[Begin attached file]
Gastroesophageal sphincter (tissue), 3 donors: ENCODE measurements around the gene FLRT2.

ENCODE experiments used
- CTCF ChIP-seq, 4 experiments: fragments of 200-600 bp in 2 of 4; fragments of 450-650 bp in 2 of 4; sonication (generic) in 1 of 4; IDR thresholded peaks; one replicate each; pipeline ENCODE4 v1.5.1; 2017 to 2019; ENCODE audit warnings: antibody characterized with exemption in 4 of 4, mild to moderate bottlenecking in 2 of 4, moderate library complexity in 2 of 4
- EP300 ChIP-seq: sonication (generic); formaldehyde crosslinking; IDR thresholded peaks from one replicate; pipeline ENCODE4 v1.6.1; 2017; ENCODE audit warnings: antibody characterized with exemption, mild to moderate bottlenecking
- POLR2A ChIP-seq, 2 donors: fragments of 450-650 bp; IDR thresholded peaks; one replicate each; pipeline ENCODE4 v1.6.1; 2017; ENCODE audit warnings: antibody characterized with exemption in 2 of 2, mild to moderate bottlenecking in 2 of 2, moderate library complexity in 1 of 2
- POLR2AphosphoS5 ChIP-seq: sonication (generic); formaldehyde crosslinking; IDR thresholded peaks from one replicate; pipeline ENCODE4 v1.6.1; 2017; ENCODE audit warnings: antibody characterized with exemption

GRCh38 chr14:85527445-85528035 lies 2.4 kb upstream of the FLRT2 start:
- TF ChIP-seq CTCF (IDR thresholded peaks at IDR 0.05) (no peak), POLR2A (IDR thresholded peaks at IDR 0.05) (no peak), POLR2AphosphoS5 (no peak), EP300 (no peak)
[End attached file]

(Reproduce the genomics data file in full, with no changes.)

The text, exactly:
Gastroesophageal sphincter (tissue), 3 donors: ENCODE measurements around the gene FLRT2.

ENCODE experiments used
- CTCF ChIP-seq, 4 experiments: fragments of 200-600 bp in 2 of 4; fragments of 450-650 bp in 2 of 4; sonication (generic) in 1 of 4; IDR thresholded peaks; one replicate each; pipeline ENCODE4 v1.5.1; 2017 to 2019; ENCODE audit warnings: antibody characterized with exemption in 4 of 4, mild to moderate bottlenecking in 2 of 4, moderate library complexity in 2 of 4
- EP300 ChIP-seq: sonication (generic); formaldehyde crosslinking; IDR thresholded peaks from one replicate; pipeline ENCODE4 v1.6.1; 2017; ENCODE audit warnings: antibody characterized with exemption, mild to moderate bottlenecking
- POLR2A ChIP-seq, 2 donors: fragments of 450-650 bp; IDR thresholded peaks; one replicate each; pipeline ENCODE4 v1.6.1; 2017; ENCODE audit warnings: antibody characterized with exemption in 2 of 2, mild to moderate bottlenecking in 2 of 2, moderate library complexity in 1 of 2
- POLR2AphosphoS5 ChIP-seq: sonication (generic); formaldehyde crosslinking; IDR thresholded peaks from one replicate; pipeline ENCODE4 v1.6.1; 2017; ENCODE audit warnings: antibody characterized with exemption

GRCh38 chr14:85527445-85528035 lies 2.4 kb upstream of the FLRT2 start:
- TF ChIP-seq CTCF (IDR thresholded peaks at IDR 0.05) (no peak), POLR2A (IDR thresholded peaks at IDR 0.05) (no peak), POLR2AphosphoS5 (no peak), EP300 (no peak)